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I'm preparing for a PhD interview and there is one question that I'm not too confident to answer, which is if they asked where do I see myself in 5-10 years or what I plan to do after my PhD.

I know I want to remain in science and do research in molecular biology, so I would do a Post Doc but I'm curious about it because I have heard that there are many levels of it but I'm not too sure what these are. Is there a list of them I could go through and see which suits me most? I'm sorry if this is confusing but I'm a bit clueless about it too.

Also during one of my interviews I was asked about becoming a lab leader. To be honest, right now, I feel that I won't ever be ready for that and I would prefer not becoming a lab leader although it seems like the very final step in the research career. I don't know, maybe I'm wrong but I have seen most lab leaders to be stuck with paperworks, applying for grants etc and they rarely ever work in the lab. My desire is to enjoy doing experiments and I feel that being a lab leader is such a huge responsibility. I kind of wish I could be a Post Doc... forever? Or maybe one day I might feel the need to have my own lab, but how to answer such question without putting yourself at disadvantage?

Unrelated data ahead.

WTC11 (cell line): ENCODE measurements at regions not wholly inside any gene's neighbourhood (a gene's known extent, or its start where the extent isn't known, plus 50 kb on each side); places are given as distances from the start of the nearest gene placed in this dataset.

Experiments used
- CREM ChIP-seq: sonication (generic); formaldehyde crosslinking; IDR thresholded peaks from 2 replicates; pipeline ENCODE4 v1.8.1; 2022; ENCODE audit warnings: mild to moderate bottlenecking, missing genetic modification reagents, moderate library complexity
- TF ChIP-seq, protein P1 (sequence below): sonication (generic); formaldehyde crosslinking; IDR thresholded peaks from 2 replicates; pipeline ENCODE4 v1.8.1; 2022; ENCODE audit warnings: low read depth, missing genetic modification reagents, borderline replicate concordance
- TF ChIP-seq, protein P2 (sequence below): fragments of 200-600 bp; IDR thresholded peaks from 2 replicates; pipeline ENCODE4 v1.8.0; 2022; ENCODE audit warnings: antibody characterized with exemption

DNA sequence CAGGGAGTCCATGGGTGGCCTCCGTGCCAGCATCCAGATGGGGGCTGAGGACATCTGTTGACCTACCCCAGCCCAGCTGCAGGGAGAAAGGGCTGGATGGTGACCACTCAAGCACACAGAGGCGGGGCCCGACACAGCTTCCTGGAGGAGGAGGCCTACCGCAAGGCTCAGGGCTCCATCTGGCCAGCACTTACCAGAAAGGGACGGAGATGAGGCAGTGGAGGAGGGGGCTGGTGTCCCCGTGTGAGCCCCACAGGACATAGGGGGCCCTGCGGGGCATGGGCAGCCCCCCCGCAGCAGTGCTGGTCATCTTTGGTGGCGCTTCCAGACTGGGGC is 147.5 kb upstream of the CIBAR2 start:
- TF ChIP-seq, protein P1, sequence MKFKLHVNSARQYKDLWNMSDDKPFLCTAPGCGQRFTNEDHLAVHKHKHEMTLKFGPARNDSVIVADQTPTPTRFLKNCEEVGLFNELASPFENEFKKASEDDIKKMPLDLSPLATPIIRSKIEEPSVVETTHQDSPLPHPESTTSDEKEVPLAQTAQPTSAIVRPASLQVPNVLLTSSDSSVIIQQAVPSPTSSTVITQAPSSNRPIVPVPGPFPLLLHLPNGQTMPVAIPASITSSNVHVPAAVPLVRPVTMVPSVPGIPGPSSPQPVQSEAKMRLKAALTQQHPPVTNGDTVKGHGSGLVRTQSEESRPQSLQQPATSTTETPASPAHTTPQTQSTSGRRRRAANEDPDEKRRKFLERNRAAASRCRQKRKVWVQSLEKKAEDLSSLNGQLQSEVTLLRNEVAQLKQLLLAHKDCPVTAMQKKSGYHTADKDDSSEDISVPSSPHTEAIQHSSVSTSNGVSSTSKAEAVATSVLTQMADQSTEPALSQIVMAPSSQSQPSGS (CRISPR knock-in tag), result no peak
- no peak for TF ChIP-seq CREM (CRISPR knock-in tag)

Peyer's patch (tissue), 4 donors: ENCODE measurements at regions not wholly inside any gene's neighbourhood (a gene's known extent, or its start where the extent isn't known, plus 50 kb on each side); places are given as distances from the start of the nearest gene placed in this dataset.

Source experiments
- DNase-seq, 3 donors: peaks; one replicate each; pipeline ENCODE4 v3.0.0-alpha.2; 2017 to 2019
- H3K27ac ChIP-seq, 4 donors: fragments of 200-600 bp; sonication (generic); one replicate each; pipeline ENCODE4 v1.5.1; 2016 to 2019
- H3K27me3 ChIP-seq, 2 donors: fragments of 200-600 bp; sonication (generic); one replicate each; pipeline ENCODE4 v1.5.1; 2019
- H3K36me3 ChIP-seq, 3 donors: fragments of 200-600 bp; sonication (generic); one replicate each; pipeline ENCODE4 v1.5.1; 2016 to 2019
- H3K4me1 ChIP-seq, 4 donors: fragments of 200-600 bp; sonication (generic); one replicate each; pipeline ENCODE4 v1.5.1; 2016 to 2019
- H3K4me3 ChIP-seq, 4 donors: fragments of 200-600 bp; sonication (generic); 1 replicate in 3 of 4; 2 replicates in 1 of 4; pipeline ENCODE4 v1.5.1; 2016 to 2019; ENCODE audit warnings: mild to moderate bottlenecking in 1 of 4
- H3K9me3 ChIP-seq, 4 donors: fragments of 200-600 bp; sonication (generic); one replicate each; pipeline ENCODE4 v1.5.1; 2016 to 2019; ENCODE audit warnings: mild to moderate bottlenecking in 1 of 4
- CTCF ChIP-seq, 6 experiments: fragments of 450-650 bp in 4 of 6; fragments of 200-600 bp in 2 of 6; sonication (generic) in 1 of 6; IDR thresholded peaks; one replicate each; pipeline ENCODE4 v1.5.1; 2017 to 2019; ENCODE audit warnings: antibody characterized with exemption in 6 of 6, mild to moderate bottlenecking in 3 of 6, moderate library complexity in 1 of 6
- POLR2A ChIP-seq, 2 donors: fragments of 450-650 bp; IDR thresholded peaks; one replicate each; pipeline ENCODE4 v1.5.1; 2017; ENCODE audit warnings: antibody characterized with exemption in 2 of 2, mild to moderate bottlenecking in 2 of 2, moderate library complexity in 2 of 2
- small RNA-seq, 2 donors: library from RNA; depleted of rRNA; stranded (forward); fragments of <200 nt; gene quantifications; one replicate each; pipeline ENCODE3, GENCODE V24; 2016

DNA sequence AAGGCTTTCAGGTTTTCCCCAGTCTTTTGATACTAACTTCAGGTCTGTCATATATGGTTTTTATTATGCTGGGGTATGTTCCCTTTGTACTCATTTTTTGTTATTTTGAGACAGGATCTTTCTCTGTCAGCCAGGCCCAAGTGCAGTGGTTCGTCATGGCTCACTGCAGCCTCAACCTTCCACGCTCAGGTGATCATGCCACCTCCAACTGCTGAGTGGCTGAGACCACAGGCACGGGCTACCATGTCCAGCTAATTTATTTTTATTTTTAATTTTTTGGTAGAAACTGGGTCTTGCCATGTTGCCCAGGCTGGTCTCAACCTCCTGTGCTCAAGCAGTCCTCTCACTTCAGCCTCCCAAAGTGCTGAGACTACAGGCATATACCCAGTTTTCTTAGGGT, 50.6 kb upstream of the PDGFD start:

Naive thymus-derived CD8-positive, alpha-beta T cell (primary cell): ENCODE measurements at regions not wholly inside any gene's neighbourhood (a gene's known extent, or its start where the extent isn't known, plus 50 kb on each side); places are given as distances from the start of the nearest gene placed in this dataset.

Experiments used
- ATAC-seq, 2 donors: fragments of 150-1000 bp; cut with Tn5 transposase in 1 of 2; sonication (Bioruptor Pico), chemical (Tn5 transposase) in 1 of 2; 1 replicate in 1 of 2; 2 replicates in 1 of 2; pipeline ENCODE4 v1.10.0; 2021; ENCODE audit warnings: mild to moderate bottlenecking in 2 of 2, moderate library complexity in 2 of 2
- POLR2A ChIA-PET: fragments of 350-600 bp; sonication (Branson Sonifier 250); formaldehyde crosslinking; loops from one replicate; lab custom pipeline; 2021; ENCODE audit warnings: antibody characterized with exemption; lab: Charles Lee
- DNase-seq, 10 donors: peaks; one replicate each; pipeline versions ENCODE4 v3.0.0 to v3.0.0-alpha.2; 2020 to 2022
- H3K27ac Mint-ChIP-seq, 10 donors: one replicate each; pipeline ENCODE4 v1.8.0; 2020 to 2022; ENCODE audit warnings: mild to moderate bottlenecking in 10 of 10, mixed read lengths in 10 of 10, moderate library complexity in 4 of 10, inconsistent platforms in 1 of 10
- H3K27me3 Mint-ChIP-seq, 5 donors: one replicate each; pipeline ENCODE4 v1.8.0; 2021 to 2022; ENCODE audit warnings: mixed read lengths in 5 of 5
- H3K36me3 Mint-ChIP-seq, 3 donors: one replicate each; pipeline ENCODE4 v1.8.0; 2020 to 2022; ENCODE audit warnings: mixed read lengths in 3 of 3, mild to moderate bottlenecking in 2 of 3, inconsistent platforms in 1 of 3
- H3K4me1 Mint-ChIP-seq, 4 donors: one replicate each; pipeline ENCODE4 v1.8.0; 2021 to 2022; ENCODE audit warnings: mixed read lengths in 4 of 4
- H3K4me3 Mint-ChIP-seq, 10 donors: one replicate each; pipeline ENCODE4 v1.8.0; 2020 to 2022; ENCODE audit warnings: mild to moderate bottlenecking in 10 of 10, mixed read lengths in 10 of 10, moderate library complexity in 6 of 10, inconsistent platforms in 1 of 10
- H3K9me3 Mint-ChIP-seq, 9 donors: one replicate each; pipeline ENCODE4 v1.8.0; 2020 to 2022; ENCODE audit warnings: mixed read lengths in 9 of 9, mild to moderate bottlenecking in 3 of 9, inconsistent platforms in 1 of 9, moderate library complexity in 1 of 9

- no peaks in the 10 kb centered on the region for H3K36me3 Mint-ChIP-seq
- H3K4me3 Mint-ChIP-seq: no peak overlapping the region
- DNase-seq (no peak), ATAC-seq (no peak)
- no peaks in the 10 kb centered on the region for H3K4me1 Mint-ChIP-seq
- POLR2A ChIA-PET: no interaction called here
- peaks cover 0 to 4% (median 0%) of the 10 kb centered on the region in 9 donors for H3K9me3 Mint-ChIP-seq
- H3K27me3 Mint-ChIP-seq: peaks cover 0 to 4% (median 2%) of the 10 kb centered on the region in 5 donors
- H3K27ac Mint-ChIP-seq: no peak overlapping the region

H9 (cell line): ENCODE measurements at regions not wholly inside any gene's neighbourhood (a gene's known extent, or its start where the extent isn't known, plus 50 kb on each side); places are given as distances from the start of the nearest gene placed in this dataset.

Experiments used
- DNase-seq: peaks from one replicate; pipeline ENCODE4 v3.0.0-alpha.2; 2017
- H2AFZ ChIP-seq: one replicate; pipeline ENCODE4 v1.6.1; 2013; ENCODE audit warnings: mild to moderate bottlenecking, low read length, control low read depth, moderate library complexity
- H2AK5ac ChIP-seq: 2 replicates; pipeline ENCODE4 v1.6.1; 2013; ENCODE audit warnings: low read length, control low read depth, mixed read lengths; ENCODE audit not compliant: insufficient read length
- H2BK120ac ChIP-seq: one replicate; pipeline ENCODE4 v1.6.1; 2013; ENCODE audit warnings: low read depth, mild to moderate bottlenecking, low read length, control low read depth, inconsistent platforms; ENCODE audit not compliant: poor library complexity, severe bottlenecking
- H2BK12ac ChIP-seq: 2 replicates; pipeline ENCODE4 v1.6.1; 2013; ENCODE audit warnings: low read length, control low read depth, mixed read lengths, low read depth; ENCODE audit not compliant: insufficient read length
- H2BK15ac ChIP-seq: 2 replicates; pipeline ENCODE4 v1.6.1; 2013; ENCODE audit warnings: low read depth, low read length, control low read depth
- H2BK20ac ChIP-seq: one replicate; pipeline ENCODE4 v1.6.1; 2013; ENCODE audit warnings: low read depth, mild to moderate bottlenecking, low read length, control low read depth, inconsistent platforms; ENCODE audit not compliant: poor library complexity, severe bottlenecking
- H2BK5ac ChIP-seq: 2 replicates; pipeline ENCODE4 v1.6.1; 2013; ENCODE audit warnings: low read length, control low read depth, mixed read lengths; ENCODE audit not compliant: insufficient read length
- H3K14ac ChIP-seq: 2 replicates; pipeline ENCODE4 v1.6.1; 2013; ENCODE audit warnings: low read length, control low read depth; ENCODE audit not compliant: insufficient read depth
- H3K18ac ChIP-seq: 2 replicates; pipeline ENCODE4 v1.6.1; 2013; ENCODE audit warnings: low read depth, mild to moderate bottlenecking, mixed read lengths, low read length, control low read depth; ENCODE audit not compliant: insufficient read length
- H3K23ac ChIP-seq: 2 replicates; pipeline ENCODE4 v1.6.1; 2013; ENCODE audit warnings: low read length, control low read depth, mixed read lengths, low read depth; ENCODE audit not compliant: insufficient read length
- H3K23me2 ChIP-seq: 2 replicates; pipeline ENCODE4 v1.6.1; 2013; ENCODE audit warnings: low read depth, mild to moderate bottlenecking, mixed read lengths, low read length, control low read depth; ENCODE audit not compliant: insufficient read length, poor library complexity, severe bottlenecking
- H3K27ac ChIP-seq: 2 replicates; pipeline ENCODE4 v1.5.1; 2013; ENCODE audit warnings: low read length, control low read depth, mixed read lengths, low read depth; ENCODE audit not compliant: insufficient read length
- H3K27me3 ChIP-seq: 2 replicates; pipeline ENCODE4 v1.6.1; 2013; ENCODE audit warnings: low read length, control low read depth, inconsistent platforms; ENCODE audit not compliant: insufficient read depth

Many thanks for your help! I know I sounds like a naïve student with all these ideas (which might not be realistic), but because that's exactly what I feel like I am at the moment that I need to know anything relevant about further studies and Post Doc is still such a grey area for me. I know at some point it's all going to be a battle for money...

1 Answer 1

Get ready for the part where you stop doing most of the research and start fighting for the money to fund the people who do if you want to work as a professor. Other options are to find a pure research track and not teach (like I do). These positions are often follow a progression like Research Associate, Research Scientist, and Senior Research Scientist. Though, there's a fair amount of grant chasing and personnel management on this track, too, and no tenure so job security is based on winning grants regularly.